“Blogging is not writing. It’s just graffiti with punctuation.”

Thanks to Teresa Strandquist for bringing this to my attention. There will be no quarrel. The question is the value of graffiti. Effective blogging – we can’t really call it good – takes a number of forms. You can use photos, videos, music, snippets of conversation, texts, comments, art – nearly anything – and it’ll work. In a way, you’re “tagging” by bringing things to your blog as well as trying to get your content to go “viral” all over the web.

What makes graffiti at its worst effective is the maintenance of a sentiment. We don’t care, there’s nothing else worth doing. It’s a tired, cliched form of protest. Blogging definitely creates echo chambers. The blogs that go “viral” tend to do so in established niches where challenging thoughts and opinions long ago disappeared. The “blogosphere” gets more mainstream attention from its anger, not its reason.

Yet one must wonder how a diversity of expression finds its way into one place. All of us have seen some stunning, beautiful examples of graffiti. I’m sure there’s graffiti that’s changed the world for the better.  Perhaps we should hope blogging is graffiti at its best. Sometimes writing can wait.


  1. Or we can say that, writing is a form of graffiti. If we are to look into the meaning of graffiti and how we use our pen in making those letters, then we can say that those letters are the most famous objects we could draw for our graffiti and can deliver the message right away.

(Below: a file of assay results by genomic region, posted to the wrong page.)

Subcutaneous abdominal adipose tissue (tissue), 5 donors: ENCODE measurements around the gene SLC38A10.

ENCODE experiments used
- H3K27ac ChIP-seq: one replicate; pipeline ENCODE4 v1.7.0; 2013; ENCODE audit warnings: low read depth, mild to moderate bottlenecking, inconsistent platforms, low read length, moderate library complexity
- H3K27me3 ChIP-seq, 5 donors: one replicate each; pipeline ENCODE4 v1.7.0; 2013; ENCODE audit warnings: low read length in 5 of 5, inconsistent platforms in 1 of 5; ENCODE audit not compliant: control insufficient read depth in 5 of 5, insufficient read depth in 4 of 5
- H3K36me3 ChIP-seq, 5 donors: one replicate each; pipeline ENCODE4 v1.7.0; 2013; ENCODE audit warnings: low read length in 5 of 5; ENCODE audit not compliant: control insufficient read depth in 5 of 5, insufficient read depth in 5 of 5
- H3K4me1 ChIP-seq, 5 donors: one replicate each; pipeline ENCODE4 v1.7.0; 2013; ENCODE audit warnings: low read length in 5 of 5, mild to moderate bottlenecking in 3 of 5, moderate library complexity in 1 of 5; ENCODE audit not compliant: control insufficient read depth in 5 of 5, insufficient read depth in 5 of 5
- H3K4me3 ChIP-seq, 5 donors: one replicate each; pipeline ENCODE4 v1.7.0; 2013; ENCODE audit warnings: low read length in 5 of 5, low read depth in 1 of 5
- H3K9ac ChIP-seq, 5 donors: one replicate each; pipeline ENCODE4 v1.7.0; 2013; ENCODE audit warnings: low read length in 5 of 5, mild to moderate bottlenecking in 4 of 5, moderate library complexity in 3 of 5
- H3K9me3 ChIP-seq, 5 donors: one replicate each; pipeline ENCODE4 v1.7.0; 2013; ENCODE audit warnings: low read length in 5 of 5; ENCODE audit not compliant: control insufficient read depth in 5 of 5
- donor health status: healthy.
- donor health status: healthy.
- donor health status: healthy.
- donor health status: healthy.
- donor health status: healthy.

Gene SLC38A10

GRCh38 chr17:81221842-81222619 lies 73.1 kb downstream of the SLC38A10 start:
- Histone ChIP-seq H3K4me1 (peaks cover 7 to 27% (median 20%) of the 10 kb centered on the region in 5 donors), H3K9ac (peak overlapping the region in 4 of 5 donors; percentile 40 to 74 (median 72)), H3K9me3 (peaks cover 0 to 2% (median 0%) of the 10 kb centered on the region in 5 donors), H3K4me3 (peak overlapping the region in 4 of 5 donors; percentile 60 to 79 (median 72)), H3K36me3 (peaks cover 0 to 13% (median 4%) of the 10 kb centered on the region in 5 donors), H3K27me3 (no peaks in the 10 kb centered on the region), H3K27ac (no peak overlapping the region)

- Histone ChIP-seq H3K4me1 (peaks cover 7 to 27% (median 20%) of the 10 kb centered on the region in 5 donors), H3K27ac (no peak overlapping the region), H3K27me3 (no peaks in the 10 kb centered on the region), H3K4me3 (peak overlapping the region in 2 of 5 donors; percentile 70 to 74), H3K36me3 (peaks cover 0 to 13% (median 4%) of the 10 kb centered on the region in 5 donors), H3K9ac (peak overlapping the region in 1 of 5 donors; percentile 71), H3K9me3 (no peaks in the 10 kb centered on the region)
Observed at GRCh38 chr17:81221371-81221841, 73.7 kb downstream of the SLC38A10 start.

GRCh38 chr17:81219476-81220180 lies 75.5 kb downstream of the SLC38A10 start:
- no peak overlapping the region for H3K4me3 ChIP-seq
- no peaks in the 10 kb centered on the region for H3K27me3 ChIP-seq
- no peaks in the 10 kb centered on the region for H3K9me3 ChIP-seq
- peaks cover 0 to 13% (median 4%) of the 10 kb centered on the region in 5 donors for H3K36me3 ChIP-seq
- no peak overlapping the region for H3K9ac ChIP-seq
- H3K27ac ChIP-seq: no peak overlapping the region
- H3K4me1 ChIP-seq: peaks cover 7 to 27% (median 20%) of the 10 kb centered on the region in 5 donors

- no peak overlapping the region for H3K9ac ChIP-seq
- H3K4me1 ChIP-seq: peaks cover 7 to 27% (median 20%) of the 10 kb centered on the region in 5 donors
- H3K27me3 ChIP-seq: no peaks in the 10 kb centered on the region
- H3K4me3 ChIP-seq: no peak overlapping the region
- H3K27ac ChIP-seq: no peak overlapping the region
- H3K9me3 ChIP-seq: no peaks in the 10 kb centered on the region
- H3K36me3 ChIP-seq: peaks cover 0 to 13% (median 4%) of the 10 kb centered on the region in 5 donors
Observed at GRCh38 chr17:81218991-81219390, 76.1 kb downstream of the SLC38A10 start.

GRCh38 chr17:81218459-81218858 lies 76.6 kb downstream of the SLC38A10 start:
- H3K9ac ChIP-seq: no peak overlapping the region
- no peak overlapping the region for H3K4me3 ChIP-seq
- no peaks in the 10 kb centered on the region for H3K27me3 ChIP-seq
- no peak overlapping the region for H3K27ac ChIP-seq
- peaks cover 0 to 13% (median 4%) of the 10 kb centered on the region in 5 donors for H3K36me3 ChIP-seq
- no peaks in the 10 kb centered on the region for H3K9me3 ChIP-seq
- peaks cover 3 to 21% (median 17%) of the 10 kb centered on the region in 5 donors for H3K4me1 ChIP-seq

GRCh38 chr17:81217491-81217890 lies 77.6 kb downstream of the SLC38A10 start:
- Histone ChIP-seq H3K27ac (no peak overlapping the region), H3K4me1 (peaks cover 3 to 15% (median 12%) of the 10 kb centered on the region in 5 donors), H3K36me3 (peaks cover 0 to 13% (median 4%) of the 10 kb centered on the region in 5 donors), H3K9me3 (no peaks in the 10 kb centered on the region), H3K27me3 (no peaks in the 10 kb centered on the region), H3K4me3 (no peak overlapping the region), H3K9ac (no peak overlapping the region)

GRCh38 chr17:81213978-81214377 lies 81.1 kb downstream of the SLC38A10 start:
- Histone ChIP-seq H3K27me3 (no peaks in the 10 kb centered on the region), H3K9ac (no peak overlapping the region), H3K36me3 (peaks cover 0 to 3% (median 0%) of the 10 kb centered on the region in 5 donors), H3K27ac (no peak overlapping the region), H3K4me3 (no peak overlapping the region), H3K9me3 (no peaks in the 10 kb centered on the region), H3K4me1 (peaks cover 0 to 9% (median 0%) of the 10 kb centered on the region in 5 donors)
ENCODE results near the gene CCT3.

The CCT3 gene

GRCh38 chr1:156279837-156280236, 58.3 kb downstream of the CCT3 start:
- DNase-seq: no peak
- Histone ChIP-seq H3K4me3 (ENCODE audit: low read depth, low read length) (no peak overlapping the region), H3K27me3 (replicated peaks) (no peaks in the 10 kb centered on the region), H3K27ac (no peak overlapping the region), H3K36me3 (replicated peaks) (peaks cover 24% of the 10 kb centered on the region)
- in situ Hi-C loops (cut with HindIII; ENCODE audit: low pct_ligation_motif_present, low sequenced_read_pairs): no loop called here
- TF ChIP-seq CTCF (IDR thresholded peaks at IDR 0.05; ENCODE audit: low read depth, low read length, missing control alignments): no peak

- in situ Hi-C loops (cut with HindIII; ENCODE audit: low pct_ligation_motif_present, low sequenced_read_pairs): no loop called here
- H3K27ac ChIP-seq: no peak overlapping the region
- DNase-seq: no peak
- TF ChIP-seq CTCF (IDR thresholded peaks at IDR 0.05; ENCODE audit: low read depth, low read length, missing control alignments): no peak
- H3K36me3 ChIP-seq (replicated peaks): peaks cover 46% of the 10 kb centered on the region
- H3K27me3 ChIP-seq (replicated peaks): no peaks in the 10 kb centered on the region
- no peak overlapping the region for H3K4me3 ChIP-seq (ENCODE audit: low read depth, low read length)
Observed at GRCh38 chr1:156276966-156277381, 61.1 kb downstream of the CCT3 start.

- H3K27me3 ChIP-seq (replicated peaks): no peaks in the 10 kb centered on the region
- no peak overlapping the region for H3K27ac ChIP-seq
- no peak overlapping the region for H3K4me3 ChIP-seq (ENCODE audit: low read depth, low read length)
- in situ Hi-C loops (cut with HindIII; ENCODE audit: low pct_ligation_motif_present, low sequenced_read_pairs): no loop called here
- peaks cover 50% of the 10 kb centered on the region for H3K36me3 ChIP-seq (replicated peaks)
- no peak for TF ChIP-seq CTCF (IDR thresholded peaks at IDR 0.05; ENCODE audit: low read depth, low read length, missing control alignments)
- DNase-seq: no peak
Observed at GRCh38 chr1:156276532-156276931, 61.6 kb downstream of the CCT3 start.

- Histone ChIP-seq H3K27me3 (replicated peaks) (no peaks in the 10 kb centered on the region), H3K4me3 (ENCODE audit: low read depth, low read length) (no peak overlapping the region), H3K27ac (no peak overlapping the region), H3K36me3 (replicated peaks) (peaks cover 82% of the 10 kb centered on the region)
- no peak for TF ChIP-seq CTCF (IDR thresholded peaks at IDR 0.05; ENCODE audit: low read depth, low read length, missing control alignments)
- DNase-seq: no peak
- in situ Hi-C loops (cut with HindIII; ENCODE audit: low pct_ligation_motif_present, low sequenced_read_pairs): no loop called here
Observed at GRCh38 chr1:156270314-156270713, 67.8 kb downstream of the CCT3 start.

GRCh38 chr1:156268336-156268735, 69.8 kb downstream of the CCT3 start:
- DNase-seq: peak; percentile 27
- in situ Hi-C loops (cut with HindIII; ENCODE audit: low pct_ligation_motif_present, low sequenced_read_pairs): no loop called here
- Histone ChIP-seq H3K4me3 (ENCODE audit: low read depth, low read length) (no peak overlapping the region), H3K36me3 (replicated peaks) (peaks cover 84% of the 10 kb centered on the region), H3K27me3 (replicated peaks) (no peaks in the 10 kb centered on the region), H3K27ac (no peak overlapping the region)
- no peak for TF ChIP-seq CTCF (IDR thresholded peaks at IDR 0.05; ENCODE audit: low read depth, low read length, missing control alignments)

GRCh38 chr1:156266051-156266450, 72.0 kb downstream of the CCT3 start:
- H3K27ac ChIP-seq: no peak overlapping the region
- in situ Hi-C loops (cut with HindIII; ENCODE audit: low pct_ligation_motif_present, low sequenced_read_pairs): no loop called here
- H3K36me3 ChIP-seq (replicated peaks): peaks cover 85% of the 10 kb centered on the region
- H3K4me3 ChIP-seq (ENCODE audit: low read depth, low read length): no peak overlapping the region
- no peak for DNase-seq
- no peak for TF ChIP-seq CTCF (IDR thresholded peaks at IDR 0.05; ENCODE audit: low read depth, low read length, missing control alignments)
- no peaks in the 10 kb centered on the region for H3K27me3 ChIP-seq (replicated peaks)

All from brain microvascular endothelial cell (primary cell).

2. When I taught middle school, I came to know intimately some graffiti artists or, as they call themselves, taggers. While some of them certainly raise the activity to an art form, what seems most clear is that it usually has more to do with a territorial instinct than anything. There might be a parallel with bloggers. There seems to be an irresistable human need to claim a special place in the universe for oneself by whatever means available.

  3. Great piece. I’ve often found that the longer I follow a source of information, the less I learn. Recently, I had the opportunity to spend a weekend reading a website telling me why my taste in media is not just wrong, but actually evil. I disagreed with a lot of it, but by exposing myself to different ideas I actually learned some things that I plan on following up on. I guess it’s like Bill Gates says; if you only read the parts you want to read, when you finish you’ll be the exact same person as when you started.

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